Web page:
Security Practices

People use technology for nearly everything these days. Many people use it for work; it is becoming more common for students and teachers to use technology for teaching (and especially when schools are implementing remote learning); and almost everyone uses technology extensively in their free time, whether it is simply their smartphone, a tablet, or a laptop.

The trouble with technology being so pervasive is that it means cyber attacks will also be more prevalent, owing to the fact that hackers and cybercriminals have more targets than they have ever had before. For this reason, it is important for all users to engage in the proper security practices. We spoke with TechQuarters, an IT support company with much experience helping their customers boost their cyber security. Usually, in a professional context, this involves mostly enterprise-level security solutions, however, TechQuarters state that there are plenty of measures that the average user can take to keep their technology secured.

Strong Passwords

This is the first and easiest way for an individual to beef up their cyber security. Unfortunately, most users are prone to using simplistic passwords, or none at all. It is most unadvisable to use passwords like ‘12345678’ or ‘password`. For a password to meet the bare minimum requirements for complexity, it should contain a combination of lowercase & uppercase letters, numbers, and special characters.

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A concept known as password entropy describes how unpredictable a password is – the higher entropy number your password has, the harder it will be to crack during a brute force attack (an attack where millions of password guesses a second). There are databases, such as Diceware, or the EFF Word List, which offers high entropy words and phrases that you can combine to create very strong passwords.

Password Management

The trouble with incredibly strong passwords is that they are complex and can be difficult to remember – especially seeing as you should be using a different password for every single account; if you share passwords, you make it easier for hackers to gain access to multiple accounts. A Password Manager is a secure program that allows you to store passwords to all of your accounts, and even auto-fill them on webpages. Password Managers themselves are usually encrypted with a password, so really you only need to remember one strong password.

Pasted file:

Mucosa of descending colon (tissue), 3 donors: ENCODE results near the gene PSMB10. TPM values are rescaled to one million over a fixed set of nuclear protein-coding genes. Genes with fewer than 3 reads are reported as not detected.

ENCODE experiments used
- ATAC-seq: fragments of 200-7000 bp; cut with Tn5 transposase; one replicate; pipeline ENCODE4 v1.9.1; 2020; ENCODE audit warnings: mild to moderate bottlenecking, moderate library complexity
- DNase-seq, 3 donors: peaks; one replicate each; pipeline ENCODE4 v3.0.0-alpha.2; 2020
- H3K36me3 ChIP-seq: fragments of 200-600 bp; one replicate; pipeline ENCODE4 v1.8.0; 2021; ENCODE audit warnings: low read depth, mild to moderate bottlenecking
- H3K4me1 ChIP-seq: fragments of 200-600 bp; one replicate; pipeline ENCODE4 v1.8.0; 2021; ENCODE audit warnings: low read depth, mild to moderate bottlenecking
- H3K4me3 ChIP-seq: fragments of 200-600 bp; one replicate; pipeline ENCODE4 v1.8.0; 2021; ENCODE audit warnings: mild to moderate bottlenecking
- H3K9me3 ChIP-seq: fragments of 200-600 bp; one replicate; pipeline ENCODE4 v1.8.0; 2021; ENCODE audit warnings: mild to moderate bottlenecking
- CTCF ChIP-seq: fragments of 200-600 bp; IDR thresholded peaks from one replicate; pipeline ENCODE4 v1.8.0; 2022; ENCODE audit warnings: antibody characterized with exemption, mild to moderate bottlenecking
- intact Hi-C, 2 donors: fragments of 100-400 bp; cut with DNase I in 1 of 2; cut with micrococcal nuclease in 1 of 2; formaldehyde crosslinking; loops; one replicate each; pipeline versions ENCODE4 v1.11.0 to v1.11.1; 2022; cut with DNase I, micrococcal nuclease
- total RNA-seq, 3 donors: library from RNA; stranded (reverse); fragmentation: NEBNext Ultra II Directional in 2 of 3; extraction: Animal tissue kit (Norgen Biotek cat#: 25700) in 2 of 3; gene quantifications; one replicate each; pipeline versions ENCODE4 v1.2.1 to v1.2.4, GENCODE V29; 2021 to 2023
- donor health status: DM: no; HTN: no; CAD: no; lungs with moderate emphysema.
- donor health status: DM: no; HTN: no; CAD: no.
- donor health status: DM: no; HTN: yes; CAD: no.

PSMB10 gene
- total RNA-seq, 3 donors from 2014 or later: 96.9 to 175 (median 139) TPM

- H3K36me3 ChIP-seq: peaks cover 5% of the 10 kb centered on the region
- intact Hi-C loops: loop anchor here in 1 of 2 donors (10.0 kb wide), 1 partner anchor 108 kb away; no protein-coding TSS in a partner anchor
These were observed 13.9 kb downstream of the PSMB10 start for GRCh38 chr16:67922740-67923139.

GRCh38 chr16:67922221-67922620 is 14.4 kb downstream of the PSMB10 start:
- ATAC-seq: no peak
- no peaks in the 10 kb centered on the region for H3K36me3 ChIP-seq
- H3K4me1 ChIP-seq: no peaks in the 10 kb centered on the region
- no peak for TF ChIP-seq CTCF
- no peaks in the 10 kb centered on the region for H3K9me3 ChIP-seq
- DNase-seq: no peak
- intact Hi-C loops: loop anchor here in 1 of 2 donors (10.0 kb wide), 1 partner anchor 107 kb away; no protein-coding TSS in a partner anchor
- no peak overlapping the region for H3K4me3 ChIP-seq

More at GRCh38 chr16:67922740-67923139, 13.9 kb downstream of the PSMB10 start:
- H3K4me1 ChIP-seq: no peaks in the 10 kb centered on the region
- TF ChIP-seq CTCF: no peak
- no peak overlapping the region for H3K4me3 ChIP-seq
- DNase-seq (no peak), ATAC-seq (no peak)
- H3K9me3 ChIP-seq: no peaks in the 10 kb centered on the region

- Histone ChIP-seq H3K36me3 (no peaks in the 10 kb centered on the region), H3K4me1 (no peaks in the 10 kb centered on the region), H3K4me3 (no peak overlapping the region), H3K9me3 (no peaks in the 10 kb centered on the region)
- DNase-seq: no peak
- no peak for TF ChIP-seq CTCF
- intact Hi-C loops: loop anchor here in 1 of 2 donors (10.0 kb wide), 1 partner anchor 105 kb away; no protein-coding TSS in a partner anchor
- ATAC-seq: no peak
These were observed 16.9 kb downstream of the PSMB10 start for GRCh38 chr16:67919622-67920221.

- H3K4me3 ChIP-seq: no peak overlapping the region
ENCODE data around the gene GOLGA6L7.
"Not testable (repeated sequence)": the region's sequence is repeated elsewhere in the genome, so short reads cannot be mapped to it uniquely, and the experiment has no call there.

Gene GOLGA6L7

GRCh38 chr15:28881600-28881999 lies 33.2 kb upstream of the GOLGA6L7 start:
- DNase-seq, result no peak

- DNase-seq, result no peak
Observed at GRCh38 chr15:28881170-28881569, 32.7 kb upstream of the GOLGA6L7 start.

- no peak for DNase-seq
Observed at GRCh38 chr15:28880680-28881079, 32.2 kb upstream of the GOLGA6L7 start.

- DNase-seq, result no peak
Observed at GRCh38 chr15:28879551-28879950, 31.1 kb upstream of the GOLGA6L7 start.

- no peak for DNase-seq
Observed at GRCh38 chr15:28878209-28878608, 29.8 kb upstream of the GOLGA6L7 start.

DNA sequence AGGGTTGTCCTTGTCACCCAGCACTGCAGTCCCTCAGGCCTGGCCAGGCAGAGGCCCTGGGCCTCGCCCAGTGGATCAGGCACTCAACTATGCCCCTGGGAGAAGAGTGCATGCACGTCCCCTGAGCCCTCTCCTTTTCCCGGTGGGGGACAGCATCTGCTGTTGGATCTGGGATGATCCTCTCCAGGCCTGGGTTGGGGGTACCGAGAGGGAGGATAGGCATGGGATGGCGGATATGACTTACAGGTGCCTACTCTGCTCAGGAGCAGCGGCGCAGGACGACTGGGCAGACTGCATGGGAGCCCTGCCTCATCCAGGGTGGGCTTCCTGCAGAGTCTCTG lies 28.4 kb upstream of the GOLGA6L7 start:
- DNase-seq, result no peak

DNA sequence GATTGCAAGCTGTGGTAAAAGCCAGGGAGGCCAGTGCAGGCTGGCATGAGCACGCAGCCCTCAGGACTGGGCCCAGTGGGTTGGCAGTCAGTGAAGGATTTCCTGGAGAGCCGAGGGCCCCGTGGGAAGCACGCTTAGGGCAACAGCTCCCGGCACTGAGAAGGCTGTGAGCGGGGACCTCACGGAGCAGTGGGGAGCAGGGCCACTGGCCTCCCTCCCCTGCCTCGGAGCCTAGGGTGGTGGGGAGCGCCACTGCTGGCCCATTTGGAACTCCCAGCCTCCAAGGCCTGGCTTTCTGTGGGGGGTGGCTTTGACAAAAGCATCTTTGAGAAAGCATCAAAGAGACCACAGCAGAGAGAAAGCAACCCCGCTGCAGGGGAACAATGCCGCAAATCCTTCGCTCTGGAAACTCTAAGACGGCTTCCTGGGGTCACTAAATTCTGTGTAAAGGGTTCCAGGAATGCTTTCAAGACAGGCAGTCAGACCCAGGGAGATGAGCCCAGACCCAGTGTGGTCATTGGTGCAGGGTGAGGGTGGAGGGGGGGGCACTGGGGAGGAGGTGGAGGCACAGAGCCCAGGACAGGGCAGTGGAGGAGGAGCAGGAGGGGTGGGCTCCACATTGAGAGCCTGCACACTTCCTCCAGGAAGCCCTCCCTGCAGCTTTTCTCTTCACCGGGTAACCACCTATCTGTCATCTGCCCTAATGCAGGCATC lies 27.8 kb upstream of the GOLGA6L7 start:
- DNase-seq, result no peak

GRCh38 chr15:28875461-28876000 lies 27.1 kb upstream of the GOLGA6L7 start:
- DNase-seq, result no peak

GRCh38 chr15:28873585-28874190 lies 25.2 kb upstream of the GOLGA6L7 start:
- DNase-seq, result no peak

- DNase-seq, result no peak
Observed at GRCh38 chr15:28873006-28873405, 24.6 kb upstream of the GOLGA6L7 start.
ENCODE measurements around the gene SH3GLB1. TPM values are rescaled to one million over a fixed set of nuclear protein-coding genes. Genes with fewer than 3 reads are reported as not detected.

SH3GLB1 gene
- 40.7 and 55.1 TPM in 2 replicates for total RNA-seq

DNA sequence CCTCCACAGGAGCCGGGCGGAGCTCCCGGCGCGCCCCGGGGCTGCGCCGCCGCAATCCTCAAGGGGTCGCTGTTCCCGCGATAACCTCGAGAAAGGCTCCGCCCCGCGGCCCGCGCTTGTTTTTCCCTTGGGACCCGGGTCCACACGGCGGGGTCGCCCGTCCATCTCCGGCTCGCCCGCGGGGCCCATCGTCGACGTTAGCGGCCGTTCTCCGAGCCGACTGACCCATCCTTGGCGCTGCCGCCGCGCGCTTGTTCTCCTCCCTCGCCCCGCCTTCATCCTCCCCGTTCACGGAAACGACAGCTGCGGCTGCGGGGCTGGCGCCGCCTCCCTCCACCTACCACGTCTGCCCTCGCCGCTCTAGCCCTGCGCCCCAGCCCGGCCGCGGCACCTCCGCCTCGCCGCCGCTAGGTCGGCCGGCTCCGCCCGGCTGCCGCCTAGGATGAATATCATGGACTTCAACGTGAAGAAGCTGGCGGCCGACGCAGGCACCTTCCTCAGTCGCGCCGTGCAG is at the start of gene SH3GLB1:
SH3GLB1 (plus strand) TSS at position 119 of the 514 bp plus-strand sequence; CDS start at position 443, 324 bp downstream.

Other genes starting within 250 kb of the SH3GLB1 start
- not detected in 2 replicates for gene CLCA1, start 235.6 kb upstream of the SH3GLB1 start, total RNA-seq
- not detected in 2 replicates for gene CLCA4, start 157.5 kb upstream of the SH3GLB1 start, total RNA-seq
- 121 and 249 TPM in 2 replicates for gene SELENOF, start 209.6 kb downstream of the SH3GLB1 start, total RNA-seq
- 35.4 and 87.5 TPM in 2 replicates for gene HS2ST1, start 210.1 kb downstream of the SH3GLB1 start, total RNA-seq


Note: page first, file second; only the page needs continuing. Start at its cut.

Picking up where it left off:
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Multi-Factor Authentication

While setting strong passwords for each account is important, there are ways to make your accounts even more secure. Multi-Factor Authentication is a means for adding a layer of verification during login; you enter your password, and you are then prompted to enter a code that gets sent to your email, or your phone, or a code that gets auto-generated in a verification app like Authy or Google Authentication.

MFA adds a layer of identity-based security to your logins because authentication relies on access to your email or phone number, or a verified authentication app.

Secure Network Connections

Another simple step to take. Most people have their own Wi-Fi at home, and at their work; but often we tend to connect to public networks, like in shops, cafes, and restaurants. These networks are unsecured because they are public, and many people connect to them at once, which is how cybercriminals can steal data from people. Users can avoid certain cyberattacks by avoiding connecting to public networks wherever they can.

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Virtual Private Networks

If a user cannot avoid connecting to public networks, there is still a way to protect their device. Using Virtual Private Networks, or VPNs, on your phone adds a layer of protection whilst you browse the web. A VPN is a paid-for service which involves connecting your phone to a secured server somewhere in the world, through which you access the internet. This makes it much safer to use public Wi-Fi and mobile data.


Another network security solution that is highly advisable; the IT managed services London businesses receive from TechQuarters includes optional firewall services. A firewall manages the traffic going through a network in both directions. It is capable of filtering out web addresses entirely if they have been listed as dangerous. These days, firewalls are increasingly smart and are often connected to other services that allow them to automatically update their list of dangerous web addresses, to make sure the security they provide a network is always up to date.